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Prayers for the people of Newtown

Prayers for the people of Newtown


Prayer for Victims of Trauma:

Holy One, you do not distance from the pain of your people, but in Jesus bear that pain with us and bless all who suffer at others’ hands. Hallow our flesh and all creation with your cleansing love bring healing and strength to the victims of the shootings in Newtown and by your justice lift them up, that in the body you have given them, they may rejoice. In Jesus’ name we pray. Amen.

Prayer for Emergency Services Workers and First Responders:

God our strong deliverer: when those charged with the urgent mediation of your healing power feel overwhelmed by the numbers of the suffering, uphold them in their fatigue and banish their despair. Let them see with your eyes, so they may know all their patients as precious. Give comfort, and renew their energy and compassion, for the sake of Jesus in whom is our life and hope. Amen.

At the death of children:

God, as Mary stood at the foot of the cross, we come before you with broken hearts and tearful eyes. Keep us mindful that you know our pain, and free us to see your resurrection power already at work in the lives of the children of Sandy Hook Elementary School. In your time, raise us from our grief as you are raising them to eternal life; through Jesus Christ our Savior. Amen.

–from Enriching our Worship

A prayer for those who have suffered trauma:

Most merciful God, bless all who have suffered trauma in their lives.

Support them with love during their time of shock.

Grace them with peace as they wrestle with the challenges of each day.

Sustain them in hope as they prepare for the days ahead.


Live updates found here.

From the Hartford Courant.

New York Times and here.

Helping your children manage distress in the aftermath of a shooting.

On Twitter.

Updated at 2:50 pm 12/14/2012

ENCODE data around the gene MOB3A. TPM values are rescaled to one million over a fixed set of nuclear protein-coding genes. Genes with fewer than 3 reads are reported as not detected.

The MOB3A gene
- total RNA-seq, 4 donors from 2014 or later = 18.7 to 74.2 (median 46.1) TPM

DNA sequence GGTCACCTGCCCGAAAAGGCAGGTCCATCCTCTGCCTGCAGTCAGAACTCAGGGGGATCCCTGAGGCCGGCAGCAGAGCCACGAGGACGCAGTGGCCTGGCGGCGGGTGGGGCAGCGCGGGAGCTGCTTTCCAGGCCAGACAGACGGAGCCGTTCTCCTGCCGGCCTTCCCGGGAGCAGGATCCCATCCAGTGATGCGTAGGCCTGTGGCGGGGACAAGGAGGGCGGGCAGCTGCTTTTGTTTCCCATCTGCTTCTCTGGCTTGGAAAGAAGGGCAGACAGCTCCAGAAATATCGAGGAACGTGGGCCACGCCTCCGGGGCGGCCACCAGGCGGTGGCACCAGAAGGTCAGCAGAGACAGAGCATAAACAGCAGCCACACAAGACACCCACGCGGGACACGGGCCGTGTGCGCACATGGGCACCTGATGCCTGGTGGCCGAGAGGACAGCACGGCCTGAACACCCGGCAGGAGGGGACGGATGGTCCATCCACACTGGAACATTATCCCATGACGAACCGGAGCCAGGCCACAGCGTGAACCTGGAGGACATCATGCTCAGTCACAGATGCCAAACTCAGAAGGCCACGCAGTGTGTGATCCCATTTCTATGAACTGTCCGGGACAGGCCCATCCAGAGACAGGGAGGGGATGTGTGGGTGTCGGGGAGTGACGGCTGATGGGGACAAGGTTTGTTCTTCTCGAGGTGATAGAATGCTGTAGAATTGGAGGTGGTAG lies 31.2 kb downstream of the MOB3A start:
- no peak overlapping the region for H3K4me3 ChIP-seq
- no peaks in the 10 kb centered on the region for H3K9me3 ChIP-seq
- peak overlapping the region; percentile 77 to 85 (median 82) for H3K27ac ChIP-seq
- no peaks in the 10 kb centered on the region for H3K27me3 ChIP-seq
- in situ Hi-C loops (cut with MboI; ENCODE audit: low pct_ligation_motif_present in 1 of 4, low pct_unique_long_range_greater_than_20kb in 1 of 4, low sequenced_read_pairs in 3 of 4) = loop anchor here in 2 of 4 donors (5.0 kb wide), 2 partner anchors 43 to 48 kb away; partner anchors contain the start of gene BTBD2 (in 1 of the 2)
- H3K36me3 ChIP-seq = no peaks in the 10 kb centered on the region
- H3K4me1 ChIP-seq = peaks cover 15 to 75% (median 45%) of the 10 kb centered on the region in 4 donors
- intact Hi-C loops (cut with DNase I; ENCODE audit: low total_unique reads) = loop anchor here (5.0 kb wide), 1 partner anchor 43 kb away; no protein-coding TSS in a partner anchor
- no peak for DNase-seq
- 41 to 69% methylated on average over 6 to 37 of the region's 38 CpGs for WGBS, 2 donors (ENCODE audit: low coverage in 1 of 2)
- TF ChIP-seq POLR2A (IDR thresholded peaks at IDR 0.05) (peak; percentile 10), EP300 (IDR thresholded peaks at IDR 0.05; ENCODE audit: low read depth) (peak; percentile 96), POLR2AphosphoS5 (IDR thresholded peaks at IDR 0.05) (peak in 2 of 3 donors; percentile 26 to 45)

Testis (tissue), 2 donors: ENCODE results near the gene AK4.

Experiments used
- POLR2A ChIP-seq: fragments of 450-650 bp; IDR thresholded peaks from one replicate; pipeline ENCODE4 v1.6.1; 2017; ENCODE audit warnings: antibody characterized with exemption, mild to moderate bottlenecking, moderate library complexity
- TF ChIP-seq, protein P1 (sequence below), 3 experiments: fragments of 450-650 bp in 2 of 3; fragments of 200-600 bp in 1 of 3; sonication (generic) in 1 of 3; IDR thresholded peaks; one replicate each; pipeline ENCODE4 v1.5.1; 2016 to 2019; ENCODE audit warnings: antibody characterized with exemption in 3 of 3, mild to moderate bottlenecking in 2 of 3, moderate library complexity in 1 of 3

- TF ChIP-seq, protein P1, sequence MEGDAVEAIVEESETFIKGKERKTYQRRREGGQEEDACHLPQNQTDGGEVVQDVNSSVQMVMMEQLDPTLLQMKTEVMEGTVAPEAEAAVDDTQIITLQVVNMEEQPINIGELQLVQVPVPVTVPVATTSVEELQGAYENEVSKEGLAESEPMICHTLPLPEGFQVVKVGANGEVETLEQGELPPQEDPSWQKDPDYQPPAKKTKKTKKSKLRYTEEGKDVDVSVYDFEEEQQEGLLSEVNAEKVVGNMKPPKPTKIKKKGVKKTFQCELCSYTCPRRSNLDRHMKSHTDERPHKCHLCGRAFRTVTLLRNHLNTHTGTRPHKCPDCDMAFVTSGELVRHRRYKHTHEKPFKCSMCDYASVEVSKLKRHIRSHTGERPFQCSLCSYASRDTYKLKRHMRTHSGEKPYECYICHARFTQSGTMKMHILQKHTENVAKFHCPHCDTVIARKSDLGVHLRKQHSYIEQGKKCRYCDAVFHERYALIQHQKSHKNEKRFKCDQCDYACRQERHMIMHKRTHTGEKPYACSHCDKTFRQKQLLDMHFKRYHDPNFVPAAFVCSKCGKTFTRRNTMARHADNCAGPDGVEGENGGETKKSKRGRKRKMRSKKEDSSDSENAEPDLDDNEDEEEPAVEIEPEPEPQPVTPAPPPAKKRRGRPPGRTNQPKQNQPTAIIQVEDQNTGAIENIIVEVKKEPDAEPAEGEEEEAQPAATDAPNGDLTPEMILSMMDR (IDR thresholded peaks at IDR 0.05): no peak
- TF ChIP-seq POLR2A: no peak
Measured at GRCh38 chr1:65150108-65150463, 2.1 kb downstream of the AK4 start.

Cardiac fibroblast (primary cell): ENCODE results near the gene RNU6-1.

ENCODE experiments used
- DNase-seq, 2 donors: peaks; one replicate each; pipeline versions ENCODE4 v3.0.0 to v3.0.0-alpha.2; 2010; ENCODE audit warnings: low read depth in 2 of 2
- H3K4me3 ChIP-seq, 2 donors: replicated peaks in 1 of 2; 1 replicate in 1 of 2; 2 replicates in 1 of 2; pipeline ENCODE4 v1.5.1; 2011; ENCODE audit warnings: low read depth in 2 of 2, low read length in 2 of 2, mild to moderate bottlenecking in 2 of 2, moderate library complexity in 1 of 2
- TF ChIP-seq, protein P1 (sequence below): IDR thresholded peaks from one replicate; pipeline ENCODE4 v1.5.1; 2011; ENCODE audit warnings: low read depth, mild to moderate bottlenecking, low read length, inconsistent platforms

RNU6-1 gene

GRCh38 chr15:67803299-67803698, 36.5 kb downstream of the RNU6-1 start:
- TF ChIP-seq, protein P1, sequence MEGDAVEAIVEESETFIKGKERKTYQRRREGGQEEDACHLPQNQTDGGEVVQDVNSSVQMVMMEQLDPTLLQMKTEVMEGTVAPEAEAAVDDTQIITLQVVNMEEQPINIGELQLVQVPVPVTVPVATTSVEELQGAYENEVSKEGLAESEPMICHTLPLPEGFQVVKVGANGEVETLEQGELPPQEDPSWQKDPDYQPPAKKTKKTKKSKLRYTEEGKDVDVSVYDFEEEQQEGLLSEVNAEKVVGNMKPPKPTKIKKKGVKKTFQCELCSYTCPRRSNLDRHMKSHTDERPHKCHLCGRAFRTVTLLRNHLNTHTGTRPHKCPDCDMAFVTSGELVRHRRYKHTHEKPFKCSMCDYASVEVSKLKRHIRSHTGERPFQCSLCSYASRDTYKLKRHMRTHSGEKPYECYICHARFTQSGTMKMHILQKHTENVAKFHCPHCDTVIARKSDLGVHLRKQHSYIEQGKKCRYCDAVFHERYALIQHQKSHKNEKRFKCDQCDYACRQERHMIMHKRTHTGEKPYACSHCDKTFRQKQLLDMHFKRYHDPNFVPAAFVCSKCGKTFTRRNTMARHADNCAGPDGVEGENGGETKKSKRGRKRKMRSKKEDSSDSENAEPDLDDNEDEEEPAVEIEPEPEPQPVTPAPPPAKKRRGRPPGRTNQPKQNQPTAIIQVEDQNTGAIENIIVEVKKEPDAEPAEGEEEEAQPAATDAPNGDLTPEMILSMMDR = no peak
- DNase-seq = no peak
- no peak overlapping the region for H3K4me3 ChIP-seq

Statement from the Bishops of Connecticut


Dear Friends in Christ:

We are shocked and overwhelmed by the horrendous tragedy of the school shooting in Sandy Hook. We hold the victims, their families, and all who are affected by the shooting in our thoughts and prayers for healing and strength. We pray that those who have died will be held in the arms of our loving God whose heart aches for those affected by this tragedy.

We bishops have been in touch with the Rev. Mark Moore, the rector of St. John’s Episcopal Church in Sandy Hook which is adjacent to the school were the shooting took place. We have also communicated with the leadership of Trinity Church, Newtown, and we understand that the Rev. Kathie Adams-Shepherd, rector of Trinity Church is on the scene ministering to the bereaved.

We are departing immediately for Newtown/Sandy Hook to be of whatever assistance we can. We will be in contact when we have additional information.

We invite all clergy to open our churches for prayer.

Please keep all who have died, the one who has perpetrated the shooting, and all affected by this incident in your prayers. May the God who we await this Advent season bring us hope and new life in Jesus the Christ.

Faithfully, Ian, Laura and Jim

The Rt. Rev. Ian T. Douglas

The Rt. Rev. Laura J. Ahrens

The Rt. Rev. James E. Curry


Washington National Cathedral Statement:

Washington, D.C.—The Very Rev. Gary Hall, dean of Washington National Cathedral, has released a statement in response to the tragic shooting at Sandy Hook Elementary School in Newtown, Connecticut. This Sunday, December 16, 2012, the dean will preach at the 8:45 and 11:15 am services of Holy Eucharist, calling on the nation to address gun violence.